- Dr Tom Western, Marie Curie Fellow, Department of Musicology, University of Oslo, Research Associate, Refugee Studies Centre, University of Oxford]
- Dr Áine Mangaoang, Postdoctoral Research Fellow in Popular Music, University of Oslo
ISS21 in collaboration with the School of Applied Social Studies, the Department of Sociology and Criminology, the Department of Music and the MusConYP Research Project
2-4pm, Thursday, February 20th, 2020
Contemporary signs indicate we will soon be living in an age of mass incarceration. Recent years have witnessed a growth in academic investigation into the sonic qualities and musical experiences of those in carceral spaces, particularly prisons, via the work of Cusick (2006; 2008), Anderson and Overy (2010), Cohen (2012), Grant and Papaeti (2013), and Rice (2016), for example. But incarceration takes many forms beyond that of the “prison as punishment” model today as the carceral trend in using detention for immigration purposes continues to rise around the world. Furthermore, this trend towards containment impacts how controlled populations (most often poor, people of colour) subsequently experience and shape urban spaces following their detention.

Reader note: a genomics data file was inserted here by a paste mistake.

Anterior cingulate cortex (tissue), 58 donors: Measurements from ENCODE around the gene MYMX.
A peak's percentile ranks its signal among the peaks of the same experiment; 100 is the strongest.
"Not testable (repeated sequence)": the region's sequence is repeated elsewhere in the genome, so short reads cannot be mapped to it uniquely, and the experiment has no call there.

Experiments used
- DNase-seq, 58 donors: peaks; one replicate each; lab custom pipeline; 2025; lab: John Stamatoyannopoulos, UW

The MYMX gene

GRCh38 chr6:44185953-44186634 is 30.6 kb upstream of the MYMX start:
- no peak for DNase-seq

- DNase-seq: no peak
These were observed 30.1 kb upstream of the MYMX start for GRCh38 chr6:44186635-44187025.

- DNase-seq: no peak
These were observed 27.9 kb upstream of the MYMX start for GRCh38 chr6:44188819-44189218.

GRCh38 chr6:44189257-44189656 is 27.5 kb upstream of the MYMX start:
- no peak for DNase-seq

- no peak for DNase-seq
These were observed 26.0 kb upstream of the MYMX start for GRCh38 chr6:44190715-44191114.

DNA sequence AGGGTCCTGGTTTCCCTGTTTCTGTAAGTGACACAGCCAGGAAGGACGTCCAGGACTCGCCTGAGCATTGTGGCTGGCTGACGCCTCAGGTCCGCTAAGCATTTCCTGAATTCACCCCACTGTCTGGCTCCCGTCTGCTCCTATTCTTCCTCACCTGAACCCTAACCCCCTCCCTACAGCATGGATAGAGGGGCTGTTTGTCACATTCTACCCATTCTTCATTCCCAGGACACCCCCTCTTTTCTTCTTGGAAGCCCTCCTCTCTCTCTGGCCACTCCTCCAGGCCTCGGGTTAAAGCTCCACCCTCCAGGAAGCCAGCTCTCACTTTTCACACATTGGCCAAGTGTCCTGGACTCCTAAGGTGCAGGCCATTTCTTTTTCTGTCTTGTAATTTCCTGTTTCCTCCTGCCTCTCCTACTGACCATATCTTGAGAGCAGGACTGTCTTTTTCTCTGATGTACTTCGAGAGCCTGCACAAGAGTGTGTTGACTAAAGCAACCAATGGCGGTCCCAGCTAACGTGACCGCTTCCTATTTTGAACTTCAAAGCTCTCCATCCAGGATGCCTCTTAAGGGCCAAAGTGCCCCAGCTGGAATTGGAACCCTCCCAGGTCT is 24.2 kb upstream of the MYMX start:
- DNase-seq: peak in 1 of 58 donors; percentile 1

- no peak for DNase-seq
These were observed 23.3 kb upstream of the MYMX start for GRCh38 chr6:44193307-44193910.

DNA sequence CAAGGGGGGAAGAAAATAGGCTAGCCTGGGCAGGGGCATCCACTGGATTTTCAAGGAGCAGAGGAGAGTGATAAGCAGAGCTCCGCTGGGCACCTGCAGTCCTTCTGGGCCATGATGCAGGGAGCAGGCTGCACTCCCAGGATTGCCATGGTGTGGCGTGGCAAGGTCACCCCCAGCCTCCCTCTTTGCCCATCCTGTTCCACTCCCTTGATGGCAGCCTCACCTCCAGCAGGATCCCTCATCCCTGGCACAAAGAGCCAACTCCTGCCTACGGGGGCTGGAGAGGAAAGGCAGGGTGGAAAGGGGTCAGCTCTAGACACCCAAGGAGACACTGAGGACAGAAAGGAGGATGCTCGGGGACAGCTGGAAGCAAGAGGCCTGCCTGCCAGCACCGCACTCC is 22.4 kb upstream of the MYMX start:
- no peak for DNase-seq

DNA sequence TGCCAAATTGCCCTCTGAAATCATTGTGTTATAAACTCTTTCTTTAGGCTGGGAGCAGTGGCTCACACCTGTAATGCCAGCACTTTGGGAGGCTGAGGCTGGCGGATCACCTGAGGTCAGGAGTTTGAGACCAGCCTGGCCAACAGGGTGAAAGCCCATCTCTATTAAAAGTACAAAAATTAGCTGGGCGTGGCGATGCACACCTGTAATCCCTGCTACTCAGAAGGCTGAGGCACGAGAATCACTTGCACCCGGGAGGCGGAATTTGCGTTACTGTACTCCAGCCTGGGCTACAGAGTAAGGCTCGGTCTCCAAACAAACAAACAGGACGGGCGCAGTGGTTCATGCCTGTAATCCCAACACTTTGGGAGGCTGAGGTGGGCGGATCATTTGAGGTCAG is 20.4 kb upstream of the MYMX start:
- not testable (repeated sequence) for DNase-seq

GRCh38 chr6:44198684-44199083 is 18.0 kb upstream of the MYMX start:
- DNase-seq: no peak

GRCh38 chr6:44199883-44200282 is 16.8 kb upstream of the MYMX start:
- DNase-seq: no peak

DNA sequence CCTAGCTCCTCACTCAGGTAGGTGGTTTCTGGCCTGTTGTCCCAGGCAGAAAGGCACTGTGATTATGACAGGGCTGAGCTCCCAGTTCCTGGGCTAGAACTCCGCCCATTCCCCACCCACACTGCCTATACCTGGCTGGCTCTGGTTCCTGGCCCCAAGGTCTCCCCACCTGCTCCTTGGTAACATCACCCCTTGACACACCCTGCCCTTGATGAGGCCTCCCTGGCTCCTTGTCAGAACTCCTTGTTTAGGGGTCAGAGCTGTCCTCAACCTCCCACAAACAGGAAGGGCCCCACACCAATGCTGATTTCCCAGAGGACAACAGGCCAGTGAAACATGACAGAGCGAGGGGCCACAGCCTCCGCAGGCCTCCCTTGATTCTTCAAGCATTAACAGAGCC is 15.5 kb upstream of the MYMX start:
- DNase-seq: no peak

This seminar features two 45-minute lectures by Tom Western (University of Oslo/University of Oxford) and Áine Mangaoang (University of Oslo). The talks consider questions, including: how can a focus on music and sound facilitate interrogations of politics and power in contemporary places of detention and containment? How might musicians, music researchers, ethnographers, and anthropologists advocate for social justice by reaching out to and building alliances with communities that are impacted by these carceral trends? And how can we ethically sound contested citizenships in the 21st century?